As I write this, a dear friend is battling the medical system in order to get a surgery she needs. She is in agony, and if her doctor and pharmacists had their druthers, they’d keep her that way. Once the surgery is done, she should be feeling better.
Her doctor had a hissy fit last night because she called his bluff.
He thought he could dismiss her and shut her up by prescribing Vicodin, a move that did nothing for the pain. He thought she would choose inaction while he scratched his butt with his golden-surgeon hands. He thought she wouldn’t advocate for herself.
And he still thinks he doesn’t have to do what is right — schedule the damn surgery. (He did reluctantly acknowledge the surgery was necessary.)
OK, back to this arrogant jerk’s hissy fit. After my friend called his office repeatedly to relay that the Vicodin wasn’t making a dent in the pain, Dr. No finally called her back and said off the cuff: “Well, if the Vicodin isn’t working, you should be calling me from the emergency room.”
So she took him at face value — and went to the emergency room.
And the hospital admitted her overnight for pain management. She had carte blanche to painkillers like morphine.
Dr. No-Brains was taken aback — flabbergasted in fact — when he saw that she actually went to the emergency room and was receiving the Mercedes painkiller treatment. He released her after scolding her and then saying he didn’t know when the surgery would be and that she could double the dose of her Vicodin.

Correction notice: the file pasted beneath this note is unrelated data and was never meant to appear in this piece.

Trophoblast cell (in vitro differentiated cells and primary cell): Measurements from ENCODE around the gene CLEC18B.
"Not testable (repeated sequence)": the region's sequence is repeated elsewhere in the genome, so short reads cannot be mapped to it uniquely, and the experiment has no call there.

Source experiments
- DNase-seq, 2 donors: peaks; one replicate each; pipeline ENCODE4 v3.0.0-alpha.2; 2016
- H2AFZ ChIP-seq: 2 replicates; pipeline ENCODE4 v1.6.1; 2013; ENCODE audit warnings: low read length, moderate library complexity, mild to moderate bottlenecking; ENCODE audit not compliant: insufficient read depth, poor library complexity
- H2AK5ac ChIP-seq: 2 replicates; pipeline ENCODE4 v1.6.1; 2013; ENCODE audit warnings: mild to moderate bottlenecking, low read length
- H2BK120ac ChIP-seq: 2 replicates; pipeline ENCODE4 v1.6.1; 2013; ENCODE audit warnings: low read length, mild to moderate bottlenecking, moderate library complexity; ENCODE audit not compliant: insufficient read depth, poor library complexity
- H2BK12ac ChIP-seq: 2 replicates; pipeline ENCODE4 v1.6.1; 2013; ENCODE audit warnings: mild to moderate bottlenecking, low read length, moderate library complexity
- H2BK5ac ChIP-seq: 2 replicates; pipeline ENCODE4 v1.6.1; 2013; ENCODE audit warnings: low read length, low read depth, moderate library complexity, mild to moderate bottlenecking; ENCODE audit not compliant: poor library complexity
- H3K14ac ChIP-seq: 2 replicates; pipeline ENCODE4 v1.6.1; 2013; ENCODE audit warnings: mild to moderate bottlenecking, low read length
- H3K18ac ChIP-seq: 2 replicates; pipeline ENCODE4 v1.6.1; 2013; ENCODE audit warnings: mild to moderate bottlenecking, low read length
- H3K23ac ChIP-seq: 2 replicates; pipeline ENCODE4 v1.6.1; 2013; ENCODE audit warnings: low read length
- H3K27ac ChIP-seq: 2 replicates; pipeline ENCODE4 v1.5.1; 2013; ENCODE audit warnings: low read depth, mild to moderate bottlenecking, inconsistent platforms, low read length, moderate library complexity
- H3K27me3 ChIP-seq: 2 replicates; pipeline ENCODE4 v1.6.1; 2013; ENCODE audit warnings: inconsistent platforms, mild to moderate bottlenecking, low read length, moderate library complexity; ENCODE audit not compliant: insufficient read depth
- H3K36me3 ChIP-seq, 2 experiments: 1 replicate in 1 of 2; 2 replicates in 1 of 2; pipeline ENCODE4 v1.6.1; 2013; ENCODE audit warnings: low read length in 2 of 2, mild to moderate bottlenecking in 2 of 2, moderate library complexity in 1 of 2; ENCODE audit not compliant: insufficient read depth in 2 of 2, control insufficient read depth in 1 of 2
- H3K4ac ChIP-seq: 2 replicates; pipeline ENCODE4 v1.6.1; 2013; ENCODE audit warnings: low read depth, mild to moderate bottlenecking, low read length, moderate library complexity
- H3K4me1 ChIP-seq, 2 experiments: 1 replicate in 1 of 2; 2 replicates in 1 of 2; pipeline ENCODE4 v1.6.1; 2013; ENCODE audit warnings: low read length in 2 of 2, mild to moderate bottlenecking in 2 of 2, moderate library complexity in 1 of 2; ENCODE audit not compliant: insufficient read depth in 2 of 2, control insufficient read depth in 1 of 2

I want so badly to help my friend, who recently suggested that I be like Cyrano de Bergerac and hide behind the gauze while I tell her the words she needed to woo the doctor into a state of obedience.
Unfortunately, some doctors are jerks. Dr. No needs to be fired by his patients — and with gusto. I know my friend will ultimately get what she wants and needs, but this doctor believes he can just toy with his patients’ suffering.
By the time he came to my friend’s room late last night, he said he was delivering babies all day, so she said sarcastically, “Yeah, you look real worn out.” I took joy in her mouthing off at him and felt the urge to rub the salt in the wound by telling him that cats and dogs can give birth without doctors, and the local yokel at the hospital could do his job.
The key is, my friend is now resting comfortably and she will ultimately get her needs met.
I just hope it’s sooner than later.
Beth L. Gainer is a professional writer and has published numerous academic and magazine articles, as well as an essay on her breast cancer experience in the anthology Voices of Breast Cancer by LaChance Publishing. She writes about a potpourri of topics, including motherhood and her Chinese adoption experience at http://currents-living-discovery.blogspot.com/, and her cat Hemi blogs at http://www.catterchatter.blogspot.com/. Beth teaches writing and literature at Robert Morris University in the Chicago area. She can be contacted at firstname.lastname@example.org and email@example.com.